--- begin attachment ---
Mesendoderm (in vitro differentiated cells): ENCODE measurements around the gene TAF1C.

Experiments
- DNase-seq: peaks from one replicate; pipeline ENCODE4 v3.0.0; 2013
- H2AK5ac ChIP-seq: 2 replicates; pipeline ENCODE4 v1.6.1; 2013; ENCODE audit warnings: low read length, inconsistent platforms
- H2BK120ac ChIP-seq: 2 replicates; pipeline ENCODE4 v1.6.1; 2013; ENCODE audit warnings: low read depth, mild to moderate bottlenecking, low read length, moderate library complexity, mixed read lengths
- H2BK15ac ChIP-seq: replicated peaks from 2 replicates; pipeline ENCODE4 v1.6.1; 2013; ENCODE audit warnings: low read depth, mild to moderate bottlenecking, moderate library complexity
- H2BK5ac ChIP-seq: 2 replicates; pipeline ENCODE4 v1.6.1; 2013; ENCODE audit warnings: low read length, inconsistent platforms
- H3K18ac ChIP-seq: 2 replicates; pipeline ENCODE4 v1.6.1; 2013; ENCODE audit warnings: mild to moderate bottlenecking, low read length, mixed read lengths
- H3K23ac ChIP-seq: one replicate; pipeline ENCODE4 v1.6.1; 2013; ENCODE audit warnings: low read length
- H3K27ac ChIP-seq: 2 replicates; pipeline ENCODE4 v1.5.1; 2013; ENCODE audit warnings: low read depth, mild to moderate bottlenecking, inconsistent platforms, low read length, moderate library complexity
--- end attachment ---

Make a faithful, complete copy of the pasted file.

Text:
Mesendoderm (in vitro differentiated cells): ENCODE measurements around the gene TAF1C.

Experiments
- DNase-seq: peaks from one replicate; pipeline ENCODE4 v3.0.0; 2013
- H2AK5ac ChIP-seq: 2 replicates; pipeline ENCODE4 v1.6.1; 2013; ENCODE audit warnings: low read length, inconsistent platforms
- H2BK120ac ChIP-seq: 2 replicates; pipeline ENCODE4 v1.6.1; 2013; ENCODE audit warnings: low read depth, mild to moderate bottlenecking, low read length, moderate library complexity, mixed read lengths
- H2BK15ac ChIP-seq: replicated peaks from 2 replicates; pipeline ENCODE4 v1.6.1; 2013; ENCODE audit warnings: low read depth, mild to moderate bottlenecking, moderate library complexity
- H2BK5ac ChIP-seq: 2 replicates; pipeline ENCODE4 v1.6.1; 2013; ENCODE audit warnings: low read length, inconsistent platforms
- H3K18ac ChIP-seq: 2 replicates; pipeline ENCODE4 v1.6.1; 2013; ENCODE audit warnings: mild to moderate bottlenecking, low read length, mixed read lengths
- H3K23ac ChIP-seq: one replicate; pipeline ENCODE4 v1.6.1; 2013; ENCODE audit warnings: low read length
- H3K27ac ChIP-seq: 2 replicates; pipeline ENCODE4 v1.5.1; 2013; ENCODE audit warnings: low read depth, mild to moderate bottlenecking, inconsistent platforms, low read length, moderate library complexity